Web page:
The Moscow Farmers Market is known for its extensive list of vendors, ranging from local cheeses, pastries, bright floral arrangements and more. This year, the market ranked 11th in being the best farmers market nationwide.
Amanda Argona, Moscow community events manager, said the community showed great support for the market on this year’s poll. However, there is no certainty that only people from the Palouse voted for the Moscow market.
“The American Farmland Trust holds a voting process every year nationwide,” she said. “Anyone eligible to vote on the poll could have voted for us.”
The top three farmers markets receive prize money, so Moscow’s 11th rank was not high enough to merit a prize, according to the American Farmland Trust’s website.
This year alone, around 60 unique vendors participated throughout the market season, all of whom had to attend a vendor orientation in April, Argona said.
Marcie and Jim Taylor own the longest-standing, non-produce cart at the market: Taylormade, which sold jam and baked goods.
“We’ve worked the market for over 30 years,” Jim Taylor said. “It’s at least tripled in size since we got here.”
Luke Tonnemaker’s family has worked at the market for 37 years. In order to continue the legacy, Tonnemaker is now the current owner of the Tonnemaker stand at the market.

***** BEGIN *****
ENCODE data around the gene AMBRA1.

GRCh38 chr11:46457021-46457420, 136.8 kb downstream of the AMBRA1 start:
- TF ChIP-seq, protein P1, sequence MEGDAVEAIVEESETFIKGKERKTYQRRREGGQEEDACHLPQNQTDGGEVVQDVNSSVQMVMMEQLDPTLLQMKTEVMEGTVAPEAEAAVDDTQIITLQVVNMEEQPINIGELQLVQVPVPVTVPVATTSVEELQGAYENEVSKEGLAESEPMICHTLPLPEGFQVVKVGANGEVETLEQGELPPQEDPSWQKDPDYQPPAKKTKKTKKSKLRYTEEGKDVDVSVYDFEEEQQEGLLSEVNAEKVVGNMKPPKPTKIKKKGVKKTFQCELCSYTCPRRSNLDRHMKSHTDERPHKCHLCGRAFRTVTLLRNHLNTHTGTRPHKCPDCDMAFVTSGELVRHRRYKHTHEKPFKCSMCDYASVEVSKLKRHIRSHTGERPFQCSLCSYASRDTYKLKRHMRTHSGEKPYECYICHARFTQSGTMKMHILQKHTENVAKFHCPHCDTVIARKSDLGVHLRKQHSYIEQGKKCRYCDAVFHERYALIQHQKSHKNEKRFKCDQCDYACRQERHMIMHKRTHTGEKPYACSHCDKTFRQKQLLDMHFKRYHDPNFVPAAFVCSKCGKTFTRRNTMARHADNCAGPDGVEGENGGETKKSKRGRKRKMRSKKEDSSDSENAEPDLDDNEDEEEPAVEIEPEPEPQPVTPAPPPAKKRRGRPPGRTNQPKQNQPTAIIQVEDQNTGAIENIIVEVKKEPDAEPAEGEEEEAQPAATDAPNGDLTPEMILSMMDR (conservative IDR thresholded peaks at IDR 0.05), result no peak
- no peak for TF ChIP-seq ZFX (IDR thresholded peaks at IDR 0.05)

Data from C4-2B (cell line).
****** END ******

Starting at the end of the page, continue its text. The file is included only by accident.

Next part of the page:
“[Moscow] has always been really good to the Tonnemakers,” he said. “I’ve worked this market with my family for my whole life.”
The Tonnemakers are from Royal City, Washington, but they bring their produce across the state border to Moscow most weekends during market season.
“We currently have about 70 percent of the business we would expect in a normal year,” Tonnemaker said. “I think that’s about all you can hope for during a global pandemic.”
The Tonnemakers and the Taylors said they recall several similar awards given to the Moscow Farmers Market in the past. They also agree the market deserves special recognition for the immense amount of support it receives from the Palouse region.